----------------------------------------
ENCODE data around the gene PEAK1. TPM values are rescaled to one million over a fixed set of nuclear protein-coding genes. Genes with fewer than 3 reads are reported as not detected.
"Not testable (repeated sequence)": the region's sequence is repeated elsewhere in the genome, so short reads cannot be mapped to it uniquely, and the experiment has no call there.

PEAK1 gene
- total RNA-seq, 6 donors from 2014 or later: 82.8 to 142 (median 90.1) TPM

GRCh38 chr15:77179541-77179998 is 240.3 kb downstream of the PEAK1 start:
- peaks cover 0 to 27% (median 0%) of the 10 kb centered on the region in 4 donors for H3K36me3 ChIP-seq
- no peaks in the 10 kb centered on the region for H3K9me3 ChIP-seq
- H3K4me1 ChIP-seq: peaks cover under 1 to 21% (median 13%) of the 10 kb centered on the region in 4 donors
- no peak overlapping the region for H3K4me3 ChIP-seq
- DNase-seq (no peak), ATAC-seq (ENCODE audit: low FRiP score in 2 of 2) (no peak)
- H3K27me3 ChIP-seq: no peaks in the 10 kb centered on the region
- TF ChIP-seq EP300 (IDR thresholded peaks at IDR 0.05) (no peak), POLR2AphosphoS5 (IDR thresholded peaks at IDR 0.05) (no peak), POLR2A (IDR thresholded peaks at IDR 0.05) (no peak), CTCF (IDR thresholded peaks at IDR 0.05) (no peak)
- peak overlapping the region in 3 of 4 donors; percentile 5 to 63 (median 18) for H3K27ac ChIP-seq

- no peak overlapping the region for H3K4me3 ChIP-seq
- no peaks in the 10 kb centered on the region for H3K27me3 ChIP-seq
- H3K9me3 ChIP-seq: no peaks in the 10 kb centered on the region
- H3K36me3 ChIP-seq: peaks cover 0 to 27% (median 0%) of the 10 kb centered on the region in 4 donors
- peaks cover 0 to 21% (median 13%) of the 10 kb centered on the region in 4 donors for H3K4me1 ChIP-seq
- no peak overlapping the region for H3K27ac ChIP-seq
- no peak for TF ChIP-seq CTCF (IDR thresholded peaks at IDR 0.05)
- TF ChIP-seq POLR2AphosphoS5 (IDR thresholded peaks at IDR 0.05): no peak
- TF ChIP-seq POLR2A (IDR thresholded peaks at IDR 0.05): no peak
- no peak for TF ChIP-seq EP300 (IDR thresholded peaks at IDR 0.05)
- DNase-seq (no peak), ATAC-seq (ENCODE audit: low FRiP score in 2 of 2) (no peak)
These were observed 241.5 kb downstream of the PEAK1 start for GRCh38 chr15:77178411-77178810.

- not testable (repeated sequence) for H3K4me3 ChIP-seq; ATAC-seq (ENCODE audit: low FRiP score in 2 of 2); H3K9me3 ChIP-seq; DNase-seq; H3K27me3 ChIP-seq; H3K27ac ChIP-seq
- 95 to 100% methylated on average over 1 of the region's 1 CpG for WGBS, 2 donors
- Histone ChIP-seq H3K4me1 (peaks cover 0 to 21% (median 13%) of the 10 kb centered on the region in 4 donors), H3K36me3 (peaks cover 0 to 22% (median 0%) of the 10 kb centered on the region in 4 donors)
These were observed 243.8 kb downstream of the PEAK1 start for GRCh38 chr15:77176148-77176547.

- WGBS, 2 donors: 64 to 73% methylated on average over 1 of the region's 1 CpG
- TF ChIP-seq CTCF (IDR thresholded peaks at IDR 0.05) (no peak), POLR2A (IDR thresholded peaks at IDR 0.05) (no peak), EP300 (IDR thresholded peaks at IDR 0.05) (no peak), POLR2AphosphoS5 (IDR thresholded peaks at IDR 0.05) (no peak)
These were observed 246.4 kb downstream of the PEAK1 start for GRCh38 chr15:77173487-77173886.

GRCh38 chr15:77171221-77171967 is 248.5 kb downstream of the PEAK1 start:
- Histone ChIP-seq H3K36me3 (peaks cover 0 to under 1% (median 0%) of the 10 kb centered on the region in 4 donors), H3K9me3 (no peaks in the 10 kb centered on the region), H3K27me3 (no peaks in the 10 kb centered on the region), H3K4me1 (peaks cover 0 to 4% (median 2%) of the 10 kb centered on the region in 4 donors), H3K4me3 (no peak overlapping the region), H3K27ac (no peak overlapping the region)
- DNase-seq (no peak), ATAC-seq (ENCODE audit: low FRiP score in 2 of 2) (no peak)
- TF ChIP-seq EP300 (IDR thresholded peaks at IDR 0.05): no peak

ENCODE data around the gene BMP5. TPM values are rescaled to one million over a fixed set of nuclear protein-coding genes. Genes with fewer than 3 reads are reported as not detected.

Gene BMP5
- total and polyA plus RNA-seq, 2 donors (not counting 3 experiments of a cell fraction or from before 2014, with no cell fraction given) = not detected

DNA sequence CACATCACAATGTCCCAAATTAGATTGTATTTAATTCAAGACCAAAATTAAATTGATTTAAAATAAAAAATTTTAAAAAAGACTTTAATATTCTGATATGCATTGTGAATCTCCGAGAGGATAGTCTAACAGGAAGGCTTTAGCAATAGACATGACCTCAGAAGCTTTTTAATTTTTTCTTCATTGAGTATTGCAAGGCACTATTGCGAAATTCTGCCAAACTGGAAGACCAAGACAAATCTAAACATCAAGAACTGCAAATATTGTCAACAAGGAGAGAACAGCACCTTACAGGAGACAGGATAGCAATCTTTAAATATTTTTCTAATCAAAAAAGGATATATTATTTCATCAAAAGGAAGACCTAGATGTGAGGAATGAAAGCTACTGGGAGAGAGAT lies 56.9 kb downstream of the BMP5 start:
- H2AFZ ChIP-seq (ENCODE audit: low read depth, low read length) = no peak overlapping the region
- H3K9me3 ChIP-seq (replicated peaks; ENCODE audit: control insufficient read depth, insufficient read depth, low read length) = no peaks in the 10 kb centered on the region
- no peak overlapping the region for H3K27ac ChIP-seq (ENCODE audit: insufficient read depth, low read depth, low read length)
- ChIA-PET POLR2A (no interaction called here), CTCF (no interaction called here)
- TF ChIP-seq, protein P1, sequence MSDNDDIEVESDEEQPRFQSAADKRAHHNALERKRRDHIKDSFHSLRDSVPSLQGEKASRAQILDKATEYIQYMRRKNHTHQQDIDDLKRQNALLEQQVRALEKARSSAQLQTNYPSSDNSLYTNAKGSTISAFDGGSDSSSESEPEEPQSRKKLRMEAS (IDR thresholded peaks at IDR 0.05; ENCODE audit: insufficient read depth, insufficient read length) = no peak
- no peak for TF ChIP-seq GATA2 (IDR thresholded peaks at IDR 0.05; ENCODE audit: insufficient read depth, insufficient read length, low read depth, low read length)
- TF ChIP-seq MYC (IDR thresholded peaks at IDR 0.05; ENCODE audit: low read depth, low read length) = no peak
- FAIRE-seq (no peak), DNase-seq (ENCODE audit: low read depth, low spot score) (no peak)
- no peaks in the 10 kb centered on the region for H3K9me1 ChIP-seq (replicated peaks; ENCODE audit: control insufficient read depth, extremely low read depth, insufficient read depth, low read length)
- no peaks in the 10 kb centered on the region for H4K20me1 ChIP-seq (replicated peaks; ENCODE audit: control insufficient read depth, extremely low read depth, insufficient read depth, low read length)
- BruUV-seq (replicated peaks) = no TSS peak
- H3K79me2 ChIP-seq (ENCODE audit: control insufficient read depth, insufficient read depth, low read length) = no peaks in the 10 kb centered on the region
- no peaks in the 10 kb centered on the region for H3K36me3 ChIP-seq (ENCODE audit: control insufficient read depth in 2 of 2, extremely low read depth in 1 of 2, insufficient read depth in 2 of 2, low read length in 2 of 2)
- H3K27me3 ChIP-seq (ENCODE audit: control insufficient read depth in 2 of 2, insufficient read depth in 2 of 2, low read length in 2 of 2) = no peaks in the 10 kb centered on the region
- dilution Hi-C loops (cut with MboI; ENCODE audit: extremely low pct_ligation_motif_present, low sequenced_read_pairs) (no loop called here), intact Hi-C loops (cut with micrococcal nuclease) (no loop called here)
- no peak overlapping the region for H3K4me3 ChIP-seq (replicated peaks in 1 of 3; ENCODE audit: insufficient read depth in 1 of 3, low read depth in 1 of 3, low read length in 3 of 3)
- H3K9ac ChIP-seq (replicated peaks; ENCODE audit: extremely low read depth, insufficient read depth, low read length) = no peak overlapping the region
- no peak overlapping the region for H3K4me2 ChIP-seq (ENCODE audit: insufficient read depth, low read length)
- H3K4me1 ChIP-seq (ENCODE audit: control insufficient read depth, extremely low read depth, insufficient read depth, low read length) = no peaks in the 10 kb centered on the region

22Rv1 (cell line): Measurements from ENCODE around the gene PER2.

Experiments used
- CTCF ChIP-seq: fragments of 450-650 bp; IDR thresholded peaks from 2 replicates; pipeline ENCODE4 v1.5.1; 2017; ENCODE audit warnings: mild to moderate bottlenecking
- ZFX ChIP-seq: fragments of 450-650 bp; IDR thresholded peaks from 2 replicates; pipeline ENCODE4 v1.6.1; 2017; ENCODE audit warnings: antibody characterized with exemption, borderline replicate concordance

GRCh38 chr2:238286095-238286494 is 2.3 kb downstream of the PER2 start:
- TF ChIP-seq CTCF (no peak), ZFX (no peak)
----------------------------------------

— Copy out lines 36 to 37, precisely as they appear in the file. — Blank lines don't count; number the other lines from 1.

- TF ChIP-seq EP300 (IDR thresholded peaks at IDR 0.05): no peak

ENCODE data around the gene BMP5. TPM values are rescaled to one million over a fixed set of nuclear protein-coding genes. Genes with fewer than 3 reads are reported as not detected.